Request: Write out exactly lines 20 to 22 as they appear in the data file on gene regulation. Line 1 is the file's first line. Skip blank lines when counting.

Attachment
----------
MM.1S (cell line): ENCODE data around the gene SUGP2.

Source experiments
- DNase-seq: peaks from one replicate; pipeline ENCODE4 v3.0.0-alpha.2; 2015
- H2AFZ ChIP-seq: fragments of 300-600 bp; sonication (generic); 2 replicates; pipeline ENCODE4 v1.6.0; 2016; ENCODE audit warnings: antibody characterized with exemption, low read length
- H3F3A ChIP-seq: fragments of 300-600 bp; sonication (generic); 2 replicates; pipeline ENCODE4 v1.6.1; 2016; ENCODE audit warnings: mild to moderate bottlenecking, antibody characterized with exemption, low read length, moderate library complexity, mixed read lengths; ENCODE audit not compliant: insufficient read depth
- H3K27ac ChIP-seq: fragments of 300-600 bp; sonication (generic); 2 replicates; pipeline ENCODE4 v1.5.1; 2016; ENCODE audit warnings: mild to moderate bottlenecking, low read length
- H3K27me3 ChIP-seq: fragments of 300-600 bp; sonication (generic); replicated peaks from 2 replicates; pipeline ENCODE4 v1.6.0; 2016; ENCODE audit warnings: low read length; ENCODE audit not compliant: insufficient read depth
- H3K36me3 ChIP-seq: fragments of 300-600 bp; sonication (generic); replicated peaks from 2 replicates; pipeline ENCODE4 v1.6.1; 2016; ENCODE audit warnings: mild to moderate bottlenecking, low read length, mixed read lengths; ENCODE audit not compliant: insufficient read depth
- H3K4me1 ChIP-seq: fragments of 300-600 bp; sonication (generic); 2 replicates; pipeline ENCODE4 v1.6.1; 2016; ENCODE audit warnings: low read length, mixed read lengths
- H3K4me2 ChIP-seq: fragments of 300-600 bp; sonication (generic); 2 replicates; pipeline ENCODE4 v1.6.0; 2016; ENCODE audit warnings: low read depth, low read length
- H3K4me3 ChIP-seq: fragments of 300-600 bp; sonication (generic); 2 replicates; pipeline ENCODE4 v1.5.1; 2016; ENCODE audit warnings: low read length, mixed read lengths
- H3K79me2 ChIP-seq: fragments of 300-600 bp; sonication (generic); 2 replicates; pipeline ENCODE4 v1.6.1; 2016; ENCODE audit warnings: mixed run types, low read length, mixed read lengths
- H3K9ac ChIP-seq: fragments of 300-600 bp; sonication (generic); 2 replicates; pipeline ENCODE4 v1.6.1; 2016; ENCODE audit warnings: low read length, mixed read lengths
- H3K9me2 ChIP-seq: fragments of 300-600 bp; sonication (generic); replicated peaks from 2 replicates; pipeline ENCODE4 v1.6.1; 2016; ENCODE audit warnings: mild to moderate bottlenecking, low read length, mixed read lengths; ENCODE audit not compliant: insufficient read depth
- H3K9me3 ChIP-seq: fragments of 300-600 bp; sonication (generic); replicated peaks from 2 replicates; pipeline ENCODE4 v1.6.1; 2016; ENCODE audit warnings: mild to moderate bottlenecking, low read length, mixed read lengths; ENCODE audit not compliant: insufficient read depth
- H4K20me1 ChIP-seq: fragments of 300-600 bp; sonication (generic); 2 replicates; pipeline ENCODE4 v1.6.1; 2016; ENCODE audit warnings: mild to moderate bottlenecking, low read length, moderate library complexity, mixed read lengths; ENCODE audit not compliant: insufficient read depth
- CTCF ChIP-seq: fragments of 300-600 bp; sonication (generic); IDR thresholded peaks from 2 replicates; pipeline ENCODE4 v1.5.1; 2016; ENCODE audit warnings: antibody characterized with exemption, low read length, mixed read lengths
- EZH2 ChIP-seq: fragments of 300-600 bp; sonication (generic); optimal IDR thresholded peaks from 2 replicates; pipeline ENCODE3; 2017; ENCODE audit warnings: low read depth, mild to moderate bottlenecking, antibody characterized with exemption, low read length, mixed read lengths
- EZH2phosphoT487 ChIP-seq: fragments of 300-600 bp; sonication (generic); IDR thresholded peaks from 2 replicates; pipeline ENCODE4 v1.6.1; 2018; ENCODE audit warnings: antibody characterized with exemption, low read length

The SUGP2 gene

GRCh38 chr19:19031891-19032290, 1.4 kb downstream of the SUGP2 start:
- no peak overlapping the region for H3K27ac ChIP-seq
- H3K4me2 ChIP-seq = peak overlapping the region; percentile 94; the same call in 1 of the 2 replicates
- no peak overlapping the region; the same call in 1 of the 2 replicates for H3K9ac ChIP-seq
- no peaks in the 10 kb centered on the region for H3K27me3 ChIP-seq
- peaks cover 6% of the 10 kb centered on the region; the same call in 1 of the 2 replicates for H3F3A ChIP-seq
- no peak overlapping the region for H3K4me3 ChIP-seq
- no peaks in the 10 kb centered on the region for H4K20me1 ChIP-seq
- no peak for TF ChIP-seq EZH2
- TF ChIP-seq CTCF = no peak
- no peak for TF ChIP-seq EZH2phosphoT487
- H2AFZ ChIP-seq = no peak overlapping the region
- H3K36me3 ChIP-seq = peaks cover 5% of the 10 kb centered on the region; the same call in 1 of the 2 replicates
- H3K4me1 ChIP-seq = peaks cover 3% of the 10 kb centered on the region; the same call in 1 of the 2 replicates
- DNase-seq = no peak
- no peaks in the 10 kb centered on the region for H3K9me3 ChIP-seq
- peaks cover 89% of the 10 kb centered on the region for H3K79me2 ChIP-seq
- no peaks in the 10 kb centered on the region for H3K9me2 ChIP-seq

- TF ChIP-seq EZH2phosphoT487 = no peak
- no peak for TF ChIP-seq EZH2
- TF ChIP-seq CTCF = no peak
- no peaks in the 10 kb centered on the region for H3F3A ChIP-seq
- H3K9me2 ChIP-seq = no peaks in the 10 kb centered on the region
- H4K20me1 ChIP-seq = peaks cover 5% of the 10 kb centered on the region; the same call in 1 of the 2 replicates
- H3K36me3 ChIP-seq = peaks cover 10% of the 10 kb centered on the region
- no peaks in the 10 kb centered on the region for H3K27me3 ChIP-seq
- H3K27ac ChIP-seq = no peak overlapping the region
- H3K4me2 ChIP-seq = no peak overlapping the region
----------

The SUGP2 gene

GRCh38 chr19:19031891-19032290, 1.4 kb downstream of the SUGP2 start:
- no peak overlapping the region for H3K27ac ChIP-seq